Being Prepared Anytime, Anywhere, for Anything on the Reservation
“Nake Nula Waun – I am always prepared, anytime, anywhere, for anything.” – Albert White Hat (Sicangu Lakota)
Albert White Hat brought back this Lakota expression about 25 years ago while teaching at Sinte Gleska University on the Rosebud Reservation. From time to time, I hear people use the expression but have never before thought about it in relation to emergency preparedness. Yet, in the context of our partnership with the American Red Cross North Central Division, Nake Nula Waun makes sense.
Living freely on the Northern Plains, the Lakota practiced preparedness as a means of survival. Resource rich summers inevitably led into resource scarce winters. Preparing things like pápa (dried meat), braided and dried timpsila (prairie turnip), and wastunkala (dried corn) in the summer and fall equated to survival during the harsh months of winter encampment.
With the rise of the reservation system in the 1800s, inconsistent federal policy has somewhat diminished Native Americans of their natural process and ability to plan and prepare. Yet, Native Americans survive to this day — out of resiliency, a key trait of Native peoples that is often overlooked and underestimated.
Building on this inherent resiliency, our community investment project funded by the Red Cross is aspiring to re-strengthen the preparedness of reservation communities inevitably faced with modern day disasters and emergencies. We are collaborating directly with local teams on the Pine Ridge and Cheyenne River Reservations and working together to identify community assets that can be employed or activated during a time of disaster.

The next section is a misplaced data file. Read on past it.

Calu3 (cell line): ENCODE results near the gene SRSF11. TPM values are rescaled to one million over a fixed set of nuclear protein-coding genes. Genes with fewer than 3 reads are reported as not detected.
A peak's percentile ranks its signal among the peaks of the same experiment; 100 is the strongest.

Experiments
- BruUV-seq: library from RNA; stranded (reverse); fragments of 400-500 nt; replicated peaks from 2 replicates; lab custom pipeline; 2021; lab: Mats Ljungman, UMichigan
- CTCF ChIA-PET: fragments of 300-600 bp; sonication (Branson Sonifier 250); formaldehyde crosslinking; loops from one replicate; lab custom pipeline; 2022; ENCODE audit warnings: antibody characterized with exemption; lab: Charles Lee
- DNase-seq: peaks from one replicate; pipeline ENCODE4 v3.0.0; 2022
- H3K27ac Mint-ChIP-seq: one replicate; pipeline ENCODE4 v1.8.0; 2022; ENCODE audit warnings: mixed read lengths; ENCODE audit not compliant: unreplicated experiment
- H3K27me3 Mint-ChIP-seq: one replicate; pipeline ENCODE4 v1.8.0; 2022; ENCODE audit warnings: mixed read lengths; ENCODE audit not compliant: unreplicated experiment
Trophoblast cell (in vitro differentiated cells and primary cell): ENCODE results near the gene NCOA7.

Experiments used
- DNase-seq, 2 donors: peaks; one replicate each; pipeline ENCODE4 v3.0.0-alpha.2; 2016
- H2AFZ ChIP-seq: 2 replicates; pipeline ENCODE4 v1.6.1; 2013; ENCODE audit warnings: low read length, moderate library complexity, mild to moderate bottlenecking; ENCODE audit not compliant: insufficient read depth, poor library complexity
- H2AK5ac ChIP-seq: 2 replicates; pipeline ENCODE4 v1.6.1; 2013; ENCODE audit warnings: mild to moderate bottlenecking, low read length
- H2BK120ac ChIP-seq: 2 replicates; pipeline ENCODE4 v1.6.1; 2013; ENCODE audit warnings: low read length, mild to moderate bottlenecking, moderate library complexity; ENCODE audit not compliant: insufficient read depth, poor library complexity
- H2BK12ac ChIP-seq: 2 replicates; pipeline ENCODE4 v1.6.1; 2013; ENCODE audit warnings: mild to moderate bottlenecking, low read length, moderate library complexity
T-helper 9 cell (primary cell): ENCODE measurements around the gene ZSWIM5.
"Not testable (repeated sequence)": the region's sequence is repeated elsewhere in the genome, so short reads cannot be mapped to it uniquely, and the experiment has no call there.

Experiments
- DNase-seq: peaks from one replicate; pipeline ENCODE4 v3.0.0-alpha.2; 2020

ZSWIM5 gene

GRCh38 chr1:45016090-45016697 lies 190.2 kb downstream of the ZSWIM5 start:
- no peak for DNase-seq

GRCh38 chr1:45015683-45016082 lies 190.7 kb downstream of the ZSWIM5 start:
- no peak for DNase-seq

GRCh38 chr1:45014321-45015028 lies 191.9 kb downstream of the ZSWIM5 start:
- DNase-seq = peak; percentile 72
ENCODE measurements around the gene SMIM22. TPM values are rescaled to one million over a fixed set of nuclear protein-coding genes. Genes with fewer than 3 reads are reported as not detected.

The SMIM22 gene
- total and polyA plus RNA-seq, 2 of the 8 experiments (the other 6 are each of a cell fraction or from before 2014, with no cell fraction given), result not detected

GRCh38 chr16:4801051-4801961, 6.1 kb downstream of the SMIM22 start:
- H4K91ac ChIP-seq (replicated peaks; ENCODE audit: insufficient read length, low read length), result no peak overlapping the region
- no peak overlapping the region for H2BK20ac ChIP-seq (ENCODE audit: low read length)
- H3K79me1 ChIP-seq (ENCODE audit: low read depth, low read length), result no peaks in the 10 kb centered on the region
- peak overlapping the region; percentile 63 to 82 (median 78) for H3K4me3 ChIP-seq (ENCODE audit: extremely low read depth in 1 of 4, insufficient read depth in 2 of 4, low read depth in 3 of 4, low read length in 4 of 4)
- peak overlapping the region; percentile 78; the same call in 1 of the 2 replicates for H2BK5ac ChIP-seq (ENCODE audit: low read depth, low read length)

By coming from this asset-based community development perspective, and working with communities wanting to adopt this level of planning, our community partners are forming new relationships between tribal programs and private organizations and working closely to identify resources and determine how best to address emergency needs.
As this networking and sourcing continues, our partner communities are organizing themselves to function more efficiently during a disaster event – drawing on ready emergency operations plans, emergency kits and training. The end result of these efforts will be a community-wide readiness to respond to a disaster event, until outside disaster aid and PWNA’s emergency services arrive.